By simply physically turning the tube about its axis, within .fixed field coils, one may dinerentially bias the tube Ain one direction or the other, Las desired. Thus, if the tube .is used in indicating current magnitude ratios, or as a ratio `Lcontrol device, one -may change the ratios at will b-y Ephysically .rotating the tube Within the mag- .netizing field coil. Of course, if'desired, the tube .may .be left-stationary, and the magnetizing coils may be .rotated around .the axis of the tube.

While I have indicated and described several 4systems for carrying my invention into eect, it will be apparent to one skilled in the art that my invention is by no means limited to the particular organizations shown and described, but that many modications may be made without departing from the scope of my invention, as set forth inthe appended claims.

What I claim :is:

1. The method of indicating the ratio of mag- ;nitudes of two separate currents which -includes :the steps of initiating a flow of charged particles, subjecting said charged particles over a substan- ...tial portion of its path of travel to a eld whose .influence forces the charged particles to flow.

,isubstantially only along the aXis of :the stream,

utilizing one of said currents to control one com- '.IQnent of `said i'leld, concurrently utilizing said @ther .current to control another component of Vsaid eld having an angular relationtosaid lirst .component whereby the direction of s aid field is dependent upon said ratio and thepreponder- `ance of one component over the other producesa transverse deflection of said charged particles.

2. The method of indicating the ratio of lmagnitudes of two separate currents which includes the steps of initiating a flow of charged particles, subjecting said charged particles over a substantial portion of its path of travel to a eld whose n influence forces the charged particles to flow substantially only along the axis of the stream, utilizing one of said currents to control one 4compo,-

Vnent of-said field, concurrently utilizing said other current kto control another .component'of said field having an angular relation to said ,rst compo.- nent whereby the direction of said field is jdependent upon said ratio and the preponderance of vone component over the other produces `a trans- :verse deflection of said charged particles, andcollecting said charged particles 0n spaced electrodes distributed in response vto said deiiection.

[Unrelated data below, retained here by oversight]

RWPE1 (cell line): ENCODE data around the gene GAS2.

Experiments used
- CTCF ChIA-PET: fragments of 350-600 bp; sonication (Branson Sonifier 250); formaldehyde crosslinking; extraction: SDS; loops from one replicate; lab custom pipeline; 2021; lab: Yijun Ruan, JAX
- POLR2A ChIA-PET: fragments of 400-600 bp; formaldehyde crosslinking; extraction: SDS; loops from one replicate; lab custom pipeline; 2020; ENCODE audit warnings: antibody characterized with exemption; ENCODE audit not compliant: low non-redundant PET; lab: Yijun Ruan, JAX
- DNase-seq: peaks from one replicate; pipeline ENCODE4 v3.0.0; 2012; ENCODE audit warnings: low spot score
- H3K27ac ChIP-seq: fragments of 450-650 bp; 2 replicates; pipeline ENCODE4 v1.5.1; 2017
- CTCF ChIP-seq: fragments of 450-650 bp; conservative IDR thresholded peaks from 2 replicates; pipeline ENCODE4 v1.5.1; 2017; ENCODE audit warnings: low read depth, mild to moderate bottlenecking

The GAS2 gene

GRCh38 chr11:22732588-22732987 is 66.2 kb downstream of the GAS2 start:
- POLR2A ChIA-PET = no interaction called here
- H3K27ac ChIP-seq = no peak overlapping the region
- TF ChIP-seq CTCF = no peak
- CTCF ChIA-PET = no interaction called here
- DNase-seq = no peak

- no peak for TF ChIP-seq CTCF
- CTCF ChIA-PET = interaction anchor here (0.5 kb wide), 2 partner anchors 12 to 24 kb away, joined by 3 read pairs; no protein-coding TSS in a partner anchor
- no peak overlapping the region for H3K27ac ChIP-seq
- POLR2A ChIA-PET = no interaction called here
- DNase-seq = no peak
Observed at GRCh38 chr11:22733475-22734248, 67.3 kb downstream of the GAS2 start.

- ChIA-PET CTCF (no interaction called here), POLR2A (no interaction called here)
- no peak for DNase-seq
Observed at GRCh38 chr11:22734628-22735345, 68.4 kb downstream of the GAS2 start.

3. The method of Vindicating theratio ,of magnitudes of two separate currents which includes fthe .steps of initiating a'flow of charged particlessubjecting said charged particles over a substantial portion of its path of travel toa magnetic eld whose inuence forces the charged particles to now substantially only ,along the `axis of fthe stream, utilizing one of said currents to control one component of said 7iield, concurrently utilizing Said other current to control vanother component of said field having an angular relation vto Said rst component whereby the direction ofsai'd eld is dependent upon said 4ratio and the .preponderance of one component over `the other produces a transverse deflection of said charged par.- ticles.

4. A method of securing a -response to the ratio between the magnitudes of at least vtwo alternating currents which includes the steps of providing an electron stream to a pair of output electrodes,

distribution of electron current to fthe electrodes by controlling the direction vof the 'field in 1response to solely said ratio.

5. In an electronic system, a tube having at least an electron emitter, at least two spaced anodes, said emitter-.projecting an electron stream toward the anodes, means providing a magnetic field whose influence forces electron current -to flow only in a direction parallel to the eld `and to a point between the spaced anodes, and addi tional means for applying to said magnetic field means at least -two alternating currents whose magnitude lratio is solely utilized to deflect said stream.

6. The method of determining the ratioof magnitudes of two audio currents subject to amplitude variation which includes .the steps of initiating a flow of charged particles, subjecting said charged particles over Va-substantial portion .of its path of travel to a magnetic eld of sulicient strength to substantially suppresscomponents ,of